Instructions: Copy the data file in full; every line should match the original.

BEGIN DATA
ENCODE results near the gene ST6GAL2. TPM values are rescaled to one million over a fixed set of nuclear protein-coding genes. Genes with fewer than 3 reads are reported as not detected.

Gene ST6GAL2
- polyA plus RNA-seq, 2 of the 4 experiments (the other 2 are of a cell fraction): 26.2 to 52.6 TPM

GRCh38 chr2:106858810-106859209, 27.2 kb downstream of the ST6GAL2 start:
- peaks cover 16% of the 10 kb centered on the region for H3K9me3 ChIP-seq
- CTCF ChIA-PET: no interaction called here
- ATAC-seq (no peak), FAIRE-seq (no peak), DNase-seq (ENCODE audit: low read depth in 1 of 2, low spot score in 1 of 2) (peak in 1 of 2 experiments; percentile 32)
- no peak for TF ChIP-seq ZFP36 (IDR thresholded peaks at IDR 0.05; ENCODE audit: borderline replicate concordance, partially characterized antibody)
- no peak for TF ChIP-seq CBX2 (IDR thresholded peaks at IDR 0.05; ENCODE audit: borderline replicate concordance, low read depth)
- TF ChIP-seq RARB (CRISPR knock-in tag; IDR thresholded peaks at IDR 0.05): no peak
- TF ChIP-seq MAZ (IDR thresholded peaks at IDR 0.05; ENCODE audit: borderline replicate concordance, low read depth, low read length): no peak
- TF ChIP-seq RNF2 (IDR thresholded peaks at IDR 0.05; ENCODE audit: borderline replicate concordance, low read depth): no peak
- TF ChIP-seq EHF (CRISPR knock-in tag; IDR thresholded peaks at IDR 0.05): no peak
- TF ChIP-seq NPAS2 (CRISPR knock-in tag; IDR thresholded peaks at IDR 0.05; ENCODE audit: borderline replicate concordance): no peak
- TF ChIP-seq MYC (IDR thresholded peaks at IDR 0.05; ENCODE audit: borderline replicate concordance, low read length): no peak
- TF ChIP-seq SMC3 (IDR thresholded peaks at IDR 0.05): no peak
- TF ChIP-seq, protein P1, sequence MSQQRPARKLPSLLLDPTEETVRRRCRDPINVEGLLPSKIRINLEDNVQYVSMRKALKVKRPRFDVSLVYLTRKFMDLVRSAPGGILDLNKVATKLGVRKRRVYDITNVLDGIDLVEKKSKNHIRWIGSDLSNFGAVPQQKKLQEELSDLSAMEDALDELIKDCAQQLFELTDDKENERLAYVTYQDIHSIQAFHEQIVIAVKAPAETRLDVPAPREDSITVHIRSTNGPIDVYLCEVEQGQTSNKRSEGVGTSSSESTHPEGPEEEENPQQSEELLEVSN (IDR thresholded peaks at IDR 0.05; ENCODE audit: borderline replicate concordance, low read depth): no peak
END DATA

ENCODE results near the gene ST6GAL2. TPM values are rescaled to one million over a fixed set of nuclear protein-coding genes. Genes with fewer than 3 reads are reported as not detected.

Gene ST6GAL2
- polyA plus RNA-seq, 2 of the 4 experiments (the other 2 are of a cell fraction): 26.2 to 52.6 TPM

GRCh38 chr2:106858810-106859209, 27.2 kb downstream of the ST6GAL2 start:
- peaks cover 16% of the 10 kb centered on the region for H3K9me3 ChIP-seq
- CTCF ChIA-PET: no interaction called here
- ATAC-seq (no peak), FAIRE-seq (no peak), DNase-seq (ENCODE audit: low read depth in 1 of 2, low spot score in 1 of 2) (peak in 1 of 2 experiments; percentile 32)
- no peak for TF ChIP-seq ZFP36 (IDR thresholded peaks at IDR 0.05; ENCODE audit: borderline replicate concordance, partially characterized antibody)
- no peak for TF ChIP-seq CBX2 (IDR thresholded peaks at IDR 0.05; ENCODE audit: borderline replicate concordance, low read depth)
- TF ChIP-seq RARB (CRISPR knock-in tag; IDR thresholded peaks at IDR 0.05): no peak
- TF ChIP-seq MAZ (IDR thresholded peaks at IDR 0.05; ENCODE audit: borderline replicate concordance, low read depth, low read length): no peak
- TF ChIP-seq RNF2 (IDR thresholded peaks at IDR 0.05; ENCODE audit: borderline replicate concordance, low read depth): no peak
- TF ChIP-seq EHF (CRISPR knock-in tag; IDR thresholded peaks at IDR 0.05): no peak
- TF ChIP-seq NPAS2 (CRISPR knock-in tag; IDR thresholded peaks at IDR 0.05; ENCODE audit: borderline replicate concordance): no peak
- TF ChIP-seq MYC (IDR thresholded peaks at IDR 0.05; ENCODE audit: borderline replicate concordance, low read length): no peak
- TF ChIP-seq SMC3 (IDR thresholded peaks at IDR 0.05): no peak
- TF ChIP-seq, protein P1, sequence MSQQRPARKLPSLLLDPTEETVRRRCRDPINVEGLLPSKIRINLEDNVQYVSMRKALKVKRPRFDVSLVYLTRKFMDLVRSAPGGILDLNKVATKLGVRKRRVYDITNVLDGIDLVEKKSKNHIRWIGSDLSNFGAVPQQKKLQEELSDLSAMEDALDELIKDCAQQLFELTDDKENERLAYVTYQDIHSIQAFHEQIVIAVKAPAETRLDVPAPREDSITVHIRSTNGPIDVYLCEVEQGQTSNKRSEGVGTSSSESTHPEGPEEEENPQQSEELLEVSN (IDR thresholded peaks at IDR 0.05; ENCODE audit: borderline replicate concordance, low read depth): no peak